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A look at the school, the races and the future of this unique 'sport'
See how nearly every bicycle saddle is made
Ever wonder how FSA does it? Take a walk through the factory and find out
Classic Colnago steel frame with gorgeous pantographed Campagnolo components
Cycling enthusiasts who only follow the Grand Tours haven't seen Team Columbia-Highroad's Michael Rogers in action since he crashed on the downhill of the Cormet de Roselend during the 2007 Tour de France.
Cycling enthusiasts who only follow the Grand Tours haven't seen Team Columbia-Highroad's Michael Rogers in action since he crashed on the downhill of the Cormet de Roselend during the 2007 Tour de France. He was forced to withdraw 20 kilometres further in the montée de Hauteville with a broken shoulder.
This accident changed the history of cycling. Rogers had made the right move. He was in a breakaway with a five-minute lead over the Dane Michael Rasmussen, who took over from him at the front and started his infamous campaign to Tignes. Had Rogers not crashed, it would have been a different Tour de France than the one that ended up becoming known for Rasmussen's controversial whereabouts and Alberto Contador's lucky win.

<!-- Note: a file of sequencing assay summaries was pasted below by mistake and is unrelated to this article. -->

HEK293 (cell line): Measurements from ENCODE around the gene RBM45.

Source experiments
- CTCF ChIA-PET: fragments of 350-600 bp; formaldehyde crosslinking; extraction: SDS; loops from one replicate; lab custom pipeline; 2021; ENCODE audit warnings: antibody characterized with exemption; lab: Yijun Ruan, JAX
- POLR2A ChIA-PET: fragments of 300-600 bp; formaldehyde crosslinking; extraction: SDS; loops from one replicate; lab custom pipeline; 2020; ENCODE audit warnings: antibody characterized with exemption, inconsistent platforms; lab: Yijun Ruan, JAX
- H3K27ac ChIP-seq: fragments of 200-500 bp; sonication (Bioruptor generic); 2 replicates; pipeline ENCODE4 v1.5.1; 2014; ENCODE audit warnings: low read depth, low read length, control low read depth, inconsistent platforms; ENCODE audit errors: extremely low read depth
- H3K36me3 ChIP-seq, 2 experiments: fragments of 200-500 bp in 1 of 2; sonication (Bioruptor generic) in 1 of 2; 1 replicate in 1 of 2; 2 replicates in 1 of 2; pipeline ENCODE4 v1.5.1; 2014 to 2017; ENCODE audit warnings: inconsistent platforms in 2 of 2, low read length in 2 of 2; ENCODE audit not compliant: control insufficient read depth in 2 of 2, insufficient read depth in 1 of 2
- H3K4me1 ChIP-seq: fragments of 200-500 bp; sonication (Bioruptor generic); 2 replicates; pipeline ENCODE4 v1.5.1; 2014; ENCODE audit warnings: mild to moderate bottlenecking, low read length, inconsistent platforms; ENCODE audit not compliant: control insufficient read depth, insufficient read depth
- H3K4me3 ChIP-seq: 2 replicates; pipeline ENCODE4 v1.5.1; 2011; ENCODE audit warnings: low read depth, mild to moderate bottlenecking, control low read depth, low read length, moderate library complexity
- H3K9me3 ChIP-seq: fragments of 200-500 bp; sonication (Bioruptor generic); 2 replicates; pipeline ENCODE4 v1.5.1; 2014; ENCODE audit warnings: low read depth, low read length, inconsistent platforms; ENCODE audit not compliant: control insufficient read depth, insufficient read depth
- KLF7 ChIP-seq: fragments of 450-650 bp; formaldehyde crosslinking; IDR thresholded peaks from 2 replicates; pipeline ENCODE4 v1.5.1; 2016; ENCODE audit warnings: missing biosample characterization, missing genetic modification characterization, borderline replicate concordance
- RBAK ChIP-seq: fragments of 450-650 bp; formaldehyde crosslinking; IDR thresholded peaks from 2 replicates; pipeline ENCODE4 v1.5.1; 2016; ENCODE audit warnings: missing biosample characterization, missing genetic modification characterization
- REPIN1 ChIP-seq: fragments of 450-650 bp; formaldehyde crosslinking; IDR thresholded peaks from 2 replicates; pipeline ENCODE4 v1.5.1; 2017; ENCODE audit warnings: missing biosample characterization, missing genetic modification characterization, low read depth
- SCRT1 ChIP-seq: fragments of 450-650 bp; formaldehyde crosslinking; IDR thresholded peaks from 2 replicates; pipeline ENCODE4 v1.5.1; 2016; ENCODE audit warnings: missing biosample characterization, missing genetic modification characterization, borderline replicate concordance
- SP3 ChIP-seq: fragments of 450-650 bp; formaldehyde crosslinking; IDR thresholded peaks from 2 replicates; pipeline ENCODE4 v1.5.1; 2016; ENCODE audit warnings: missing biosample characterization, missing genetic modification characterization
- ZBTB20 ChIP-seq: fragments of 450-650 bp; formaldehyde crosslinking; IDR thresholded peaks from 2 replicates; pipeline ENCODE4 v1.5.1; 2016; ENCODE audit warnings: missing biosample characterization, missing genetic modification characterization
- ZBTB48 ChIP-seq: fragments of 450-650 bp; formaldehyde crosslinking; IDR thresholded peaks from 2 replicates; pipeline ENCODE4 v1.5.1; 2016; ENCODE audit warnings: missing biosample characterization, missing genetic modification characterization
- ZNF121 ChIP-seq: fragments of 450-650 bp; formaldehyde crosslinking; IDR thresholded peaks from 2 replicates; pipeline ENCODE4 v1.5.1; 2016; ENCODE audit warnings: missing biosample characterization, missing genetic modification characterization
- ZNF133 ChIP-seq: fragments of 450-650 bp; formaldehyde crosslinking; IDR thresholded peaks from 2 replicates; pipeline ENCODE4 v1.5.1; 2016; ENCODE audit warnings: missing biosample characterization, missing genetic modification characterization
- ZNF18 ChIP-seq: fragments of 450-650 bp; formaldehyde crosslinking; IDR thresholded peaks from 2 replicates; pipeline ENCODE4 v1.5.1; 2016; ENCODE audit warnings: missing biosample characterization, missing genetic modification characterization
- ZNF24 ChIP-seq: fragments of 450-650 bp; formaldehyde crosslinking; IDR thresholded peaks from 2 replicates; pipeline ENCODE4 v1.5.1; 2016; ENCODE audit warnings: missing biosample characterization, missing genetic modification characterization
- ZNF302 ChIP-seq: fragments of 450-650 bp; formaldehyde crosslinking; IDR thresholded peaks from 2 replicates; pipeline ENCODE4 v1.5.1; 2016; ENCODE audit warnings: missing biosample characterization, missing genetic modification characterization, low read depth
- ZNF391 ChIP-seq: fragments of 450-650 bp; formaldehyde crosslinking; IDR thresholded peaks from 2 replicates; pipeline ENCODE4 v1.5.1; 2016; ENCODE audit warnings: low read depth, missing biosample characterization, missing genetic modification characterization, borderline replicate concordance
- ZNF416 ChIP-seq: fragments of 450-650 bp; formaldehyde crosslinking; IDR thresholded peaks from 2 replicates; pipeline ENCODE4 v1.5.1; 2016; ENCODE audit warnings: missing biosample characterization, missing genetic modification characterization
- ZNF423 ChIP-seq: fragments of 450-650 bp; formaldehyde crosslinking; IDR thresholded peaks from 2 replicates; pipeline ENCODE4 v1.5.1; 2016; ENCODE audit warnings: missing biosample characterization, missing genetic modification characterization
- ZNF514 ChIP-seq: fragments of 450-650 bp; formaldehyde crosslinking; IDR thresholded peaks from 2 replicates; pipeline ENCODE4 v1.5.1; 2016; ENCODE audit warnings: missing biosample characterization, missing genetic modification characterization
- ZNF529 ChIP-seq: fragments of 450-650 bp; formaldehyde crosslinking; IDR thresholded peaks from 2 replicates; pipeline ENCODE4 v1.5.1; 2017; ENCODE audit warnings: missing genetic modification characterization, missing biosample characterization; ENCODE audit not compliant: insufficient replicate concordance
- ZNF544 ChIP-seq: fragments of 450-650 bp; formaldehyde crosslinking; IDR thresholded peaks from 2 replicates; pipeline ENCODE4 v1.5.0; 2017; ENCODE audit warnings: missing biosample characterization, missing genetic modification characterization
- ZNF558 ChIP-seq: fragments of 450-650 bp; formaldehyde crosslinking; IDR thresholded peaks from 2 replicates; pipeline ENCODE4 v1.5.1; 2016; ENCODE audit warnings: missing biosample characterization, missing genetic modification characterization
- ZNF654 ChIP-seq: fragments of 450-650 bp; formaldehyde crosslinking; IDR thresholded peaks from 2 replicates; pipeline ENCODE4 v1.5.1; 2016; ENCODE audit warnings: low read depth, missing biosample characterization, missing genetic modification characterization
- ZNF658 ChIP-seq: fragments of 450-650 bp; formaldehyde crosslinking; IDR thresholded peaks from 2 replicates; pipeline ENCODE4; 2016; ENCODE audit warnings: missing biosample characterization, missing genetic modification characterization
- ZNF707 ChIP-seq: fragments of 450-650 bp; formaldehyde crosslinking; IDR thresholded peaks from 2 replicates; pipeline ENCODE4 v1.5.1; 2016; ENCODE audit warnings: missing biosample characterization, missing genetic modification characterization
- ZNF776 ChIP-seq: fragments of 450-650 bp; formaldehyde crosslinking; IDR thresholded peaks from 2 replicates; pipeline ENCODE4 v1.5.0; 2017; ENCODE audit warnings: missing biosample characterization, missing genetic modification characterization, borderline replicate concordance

"It took me a while to recover, and then I was out of action because of glandular fever," Rogers recalled. He wasn't picked by Team Columbia for last year's Tour de France because of a too short recovery. Although he was doing great at the Dauphiné and he had no chance to ride the Vuelta a España because the team simply didn't line up.
"I really wanted to do the Giro [d'Italia] again," said Rogers, who rode the race only once before, in 2006, mostly as a preparation for the Tour de France. "I'm excited. I have close ties with this country – my wife is Italian. It's important to do it this year for the cycling history. I rode the centennial Tour de France and it was special, also because it was my first one. This 100th Giro, it's just great to be part of it."
The Australian hasn't travelled all the way to Venice just to be a tourist. "I'd be happy with a top-10," he said. "I think I have the legs to do it. The team time trial is very important. I think we have a strong team. Garmin-Slipstream also does, but they will have to go fast to beat us."
Rogers is Team Columbia-Highroad's captain for the Giro. "I'll have a really good support," he said. "Thomas Lövkvist is looking a bit further down in the season but the average of the team is very high, plus we have Mark Cavendish and Mark Renshaw for the sprints. The core of the team we have here will also do the Tour. I'll do both this year."